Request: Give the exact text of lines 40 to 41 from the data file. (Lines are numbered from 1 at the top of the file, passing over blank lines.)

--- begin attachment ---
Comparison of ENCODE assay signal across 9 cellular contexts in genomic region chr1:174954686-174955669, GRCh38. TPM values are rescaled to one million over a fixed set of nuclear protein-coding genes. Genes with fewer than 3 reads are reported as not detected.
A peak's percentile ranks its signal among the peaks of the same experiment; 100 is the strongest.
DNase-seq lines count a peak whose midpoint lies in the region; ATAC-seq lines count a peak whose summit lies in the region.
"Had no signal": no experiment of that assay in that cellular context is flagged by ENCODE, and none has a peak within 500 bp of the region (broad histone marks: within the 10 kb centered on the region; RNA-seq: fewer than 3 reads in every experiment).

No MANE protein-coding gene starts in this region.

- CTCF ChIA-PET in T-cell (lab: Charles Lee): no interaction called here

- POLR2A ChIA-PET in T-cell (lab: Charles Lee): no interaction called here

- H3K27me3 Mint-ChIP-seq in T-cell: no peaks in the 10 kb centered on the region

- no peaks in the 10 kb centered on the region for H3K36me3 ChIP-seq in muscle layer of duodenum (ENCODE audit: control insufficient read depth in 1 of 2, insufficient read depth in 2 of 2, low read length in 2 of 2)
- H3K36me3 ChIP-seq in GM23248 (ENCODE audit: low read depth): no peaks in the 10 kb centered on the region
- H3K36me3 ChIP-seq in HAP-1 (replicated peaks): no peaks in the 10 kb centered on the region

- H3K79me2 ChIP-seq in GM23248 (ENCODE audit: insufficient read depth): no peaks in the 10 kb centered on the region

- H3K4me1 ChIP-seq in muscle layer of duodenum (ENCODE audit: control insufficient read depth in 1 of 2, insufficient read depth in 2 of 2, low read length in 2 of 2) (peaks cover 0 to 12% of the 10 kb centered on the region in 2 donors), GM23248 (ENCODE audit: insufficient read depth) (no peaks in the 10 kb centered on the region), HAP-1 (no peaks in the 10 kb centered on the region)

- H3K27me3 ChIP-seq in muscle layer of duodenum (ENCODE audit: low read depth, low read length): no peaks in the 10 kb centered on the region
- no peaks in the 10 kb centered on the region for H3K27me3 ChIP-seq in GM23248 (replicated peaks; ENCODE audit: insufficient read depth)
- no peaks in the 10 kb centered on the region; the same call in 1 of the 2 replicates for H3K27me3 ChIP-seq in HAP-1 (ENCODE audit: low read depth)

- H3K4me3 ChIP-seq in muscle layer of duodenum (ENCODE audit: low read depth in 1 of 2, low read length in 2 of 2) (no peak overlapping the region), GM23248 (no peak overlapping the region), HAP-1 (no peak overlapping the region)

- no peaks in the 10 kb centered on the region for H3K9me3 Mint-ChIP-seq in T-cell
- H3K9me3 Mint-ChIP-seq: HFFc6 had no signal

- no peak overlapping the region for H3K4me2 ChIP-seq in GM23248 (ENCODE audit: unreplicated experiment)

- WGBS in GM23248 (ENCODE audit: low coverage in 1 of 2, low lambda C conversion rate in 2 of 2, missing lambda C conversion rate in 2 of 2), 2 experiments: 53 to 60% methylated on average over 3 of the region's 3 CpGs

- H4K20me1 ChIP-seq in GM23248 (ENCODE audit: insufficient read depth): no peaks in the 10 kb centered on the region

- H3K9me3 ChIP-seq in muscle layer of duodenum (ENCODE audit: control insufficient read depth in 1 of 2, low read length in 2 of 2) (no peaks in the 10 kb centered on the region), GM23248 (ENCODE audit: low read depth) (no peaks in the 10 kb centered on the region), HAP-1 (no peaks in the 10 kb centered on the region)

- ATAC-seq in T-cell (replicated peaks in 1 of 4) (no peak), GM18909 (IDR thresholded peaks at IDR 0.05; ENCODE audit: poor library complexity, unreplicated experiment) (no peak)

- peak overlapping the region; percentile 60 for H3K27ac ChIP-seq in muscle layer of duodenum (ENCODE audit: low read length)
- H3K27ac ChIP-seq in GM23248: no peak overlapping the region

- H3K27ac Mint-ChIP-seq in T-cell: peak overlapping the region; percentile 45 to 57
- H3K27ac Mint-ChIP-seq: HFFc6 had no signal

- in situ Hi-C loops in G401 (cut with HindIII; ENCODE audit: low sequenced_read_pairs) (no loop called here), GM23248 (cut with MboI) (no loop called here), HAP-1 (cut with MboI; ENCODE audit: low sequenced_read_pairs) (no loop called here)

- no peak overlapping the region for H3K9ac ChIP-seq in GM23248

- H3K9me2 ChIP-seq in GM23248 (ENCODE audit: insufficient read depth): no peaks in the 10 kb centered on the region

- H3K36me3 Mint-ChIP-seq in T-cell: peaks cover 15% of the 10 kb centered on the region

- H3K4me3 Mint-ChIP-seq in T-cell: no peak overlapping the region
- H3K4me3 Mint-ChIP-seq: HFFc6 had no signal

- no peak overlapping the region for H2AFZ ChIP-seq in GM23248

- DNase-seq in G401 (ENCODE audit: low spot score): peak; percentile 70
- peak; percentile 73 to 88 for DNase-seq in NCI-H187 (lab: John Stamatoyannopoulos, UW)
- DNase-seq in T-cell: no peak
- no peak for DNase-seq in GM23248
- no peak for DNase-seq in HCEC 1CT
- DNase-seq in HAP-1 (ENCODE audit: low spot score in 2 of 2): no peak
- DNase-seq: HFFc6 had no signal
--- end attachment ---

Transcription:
- no peak for DNase-seq in HCEC 1CT
- DNase-seq in HAP-1 (ENCODE audit: low spot score in 2 of 2): no peak